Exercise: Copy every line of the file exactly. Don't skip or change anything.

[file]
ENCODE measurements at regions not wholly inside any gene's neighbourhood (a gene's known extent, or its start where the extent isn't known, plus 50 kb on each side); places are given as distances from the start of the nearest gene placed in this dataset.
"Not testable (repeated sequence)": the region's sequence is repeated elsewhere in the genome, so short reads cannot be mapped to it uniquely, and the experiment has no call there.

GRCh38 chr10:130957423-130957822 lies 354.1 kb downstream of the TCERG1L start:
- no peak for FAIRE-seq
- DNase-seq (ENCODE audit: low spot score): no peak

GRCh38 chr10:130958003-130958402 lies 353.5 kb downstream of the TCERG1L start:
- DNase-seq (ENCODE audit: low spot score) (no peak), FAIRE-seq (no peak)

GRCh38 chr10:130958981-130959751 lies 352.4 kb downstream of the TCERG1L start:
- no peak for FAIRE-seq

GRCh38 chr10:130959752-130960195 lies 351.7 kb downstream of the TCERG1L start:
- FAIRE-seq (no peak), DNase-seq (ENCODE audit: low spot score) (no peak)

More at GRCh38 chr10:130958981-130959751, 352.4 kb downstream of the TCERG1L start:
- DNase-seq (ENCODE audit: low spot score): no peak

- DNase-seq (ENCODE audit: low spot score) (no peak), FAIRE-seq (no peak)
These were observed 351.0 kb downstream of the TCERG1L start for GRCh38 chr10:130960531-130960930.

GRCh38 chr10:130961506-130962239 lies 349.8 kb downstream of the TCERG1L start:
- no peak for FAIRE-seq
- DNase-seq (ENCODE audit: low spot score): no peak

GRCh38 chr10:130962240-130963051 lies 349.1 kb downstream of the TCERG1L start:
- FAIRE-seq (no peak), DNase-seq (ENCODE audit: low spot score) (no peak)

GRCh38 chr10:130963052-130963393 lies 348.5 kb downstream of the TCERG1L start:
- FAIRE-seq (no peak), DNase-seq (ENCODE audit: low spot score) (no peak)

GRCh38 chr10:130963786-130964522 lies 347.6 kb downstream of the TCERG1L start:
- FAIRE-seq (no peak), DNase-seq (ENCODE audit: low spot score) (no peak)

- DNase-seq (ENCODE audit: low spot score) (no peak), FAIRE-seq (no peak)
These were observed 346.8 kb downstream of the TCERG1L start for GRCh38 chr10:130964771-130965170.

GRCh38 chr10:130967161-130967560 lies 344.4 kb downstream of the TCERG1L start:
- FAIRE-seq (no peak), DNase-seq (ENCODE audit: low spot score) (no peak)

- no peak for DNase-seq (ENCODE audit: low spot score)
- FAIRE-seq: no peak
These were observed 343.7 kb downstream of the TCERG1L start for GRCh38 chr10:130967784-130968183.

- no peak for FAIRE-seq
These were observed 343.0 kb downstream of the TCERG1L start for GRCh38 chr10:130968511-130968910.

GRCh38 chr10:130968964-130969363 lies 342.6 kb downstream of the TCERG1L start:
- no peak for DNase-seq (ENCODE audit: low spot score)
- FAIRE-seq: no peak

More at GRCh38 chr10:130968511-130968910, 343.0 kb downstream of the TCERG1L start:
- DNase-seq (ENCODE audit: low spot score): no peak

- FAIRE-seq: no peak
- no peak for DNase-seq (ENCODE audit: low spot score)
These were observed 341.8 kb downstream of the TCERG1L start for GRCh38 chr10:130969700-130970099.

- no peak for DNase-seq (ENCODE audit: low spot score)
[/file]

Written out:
ENCODE measurements at regions not wholly inside any gene's neighbourhood (a gene's known extent, or its start where the extent isn't known, plus 50 kb on each side); places are given as distances from the start of the nearest gene placed in this dataset.
"Not testable (repeated sequence)": the region's sequence is repeated elsewhere in the genome, so short reads cannot be mapped to it uniquely, and the experiment has no call there.

GRCh38 chr10:130957423-130957822 lies 354.1 kb downstream of the TCERG1L start:
- no peak for FAIRE-seq
- DNase-seq (ENCODE audit: low spot score): no peak

GRCh38 chr10:130958003-130958402 lies 353.5 kb downstream of the TCERG1L start:
- DNase-seq (ENCODE audit: low spot score) (no peak), FAIRE-seq (no peak)

GRCh38 chr10:130958981-130959751 lies 352.4 kb downstream of the TCERG1L start:
- no peak for FAIRE-seq

GRCh38 chr10:130959752-130960195 lies 351.7 kb downstream of the TCERG1L start:
- FAIRE-seq (no peak), DNase-seq (ENCODE audit: low spot score) (no peak)

More at GRCh38 chr10:130958981-130959751, 352.4 kb downstream of the TCERG1L start:
- DNase-seq (ENCODE audit: low spot score): no peak

- DNase-seq (ENCODE audit: low spot score) (no peak), FAIRE-seq (no peak)
These were observed 351.0 kb downstream of the TCERG1L start for GRCh38 chr10:130960531-130960930.

GRCh38 chr10:130961506-130962239 lies 349.8 kb downstream of the TCERG1L start:
- no peak for FAIRE-seq
- DNase-seq (ENCODE audit: low spot score): no peak

GRCh38 chr10:130962240-130963051 lies 349.1 kb downstream of the TCERG1L start:
- FAIRE-seq (no peak), DNase-seq (ENCODE audit: low spot score) (no peak)

GRCh38 chr10:130963052-130963393 lies 348.5 kb downstream of the TCERG1L start:
- FAIRE-seq (no peak), DNase-seq (ENCODE audit: low spot score) (no peak)

GRCh38 chr10:130963786-130964522 lies 347.6 kb downstream of the TCERG1L start:
- FAIRE-seq (no peak), DNase-seq (ENCODE audit: low spot score) (no peak)

- DNase-seq (ENCODE audit: low spot score) (no peak), FAIRE-seq (no peak)
These were observed 346.8 kb downstream of the TCERG1L start for GRCh38 chr10:130964771-130965170.

GRCh38 chr10:130967161-130967560 lies 344.4 kb downstream of the TCERG1L start:
- FAIRE-seq (no peak), DNase-seq (ENCODE audit: low spot score) (no peak)

- no peak for DNase-seq (ENCODE audit: low spot score)
- FAIRE-seq: no peak
These were observed 343.7 kb downstream of the TCERG1L start for GRCh38 chr10:130967784-130968183.

- no peak for FAIRE-seq
These were observed 343.0 kb downstream of the TCERG1L start for GRCh38 chr10:130968511-130968910.

GRCh38 chr10:130968964-130969363 lies 342.6 kb downstream of the TCERG1L start:
- no peak for DNase-seq (ENCODE audit: low spot score)
- FAIRE-seq: no peak

More at GRCh38 chr10:130968511-130968910, 343.0 kb downstream of the TCERG1L start:
- DNase-seq (ENCODE audit: low spot score): no peak

- FAIRE-seq: no peak
- no peak for DNase-seq (ENCODE audit: low spot score)
These were observed 341.8 kb downstream of the TCERG1L start for GRCh38 chr10:130969700-130970099.

- no peak for DNase-seq (ENCODE audit: low spot score)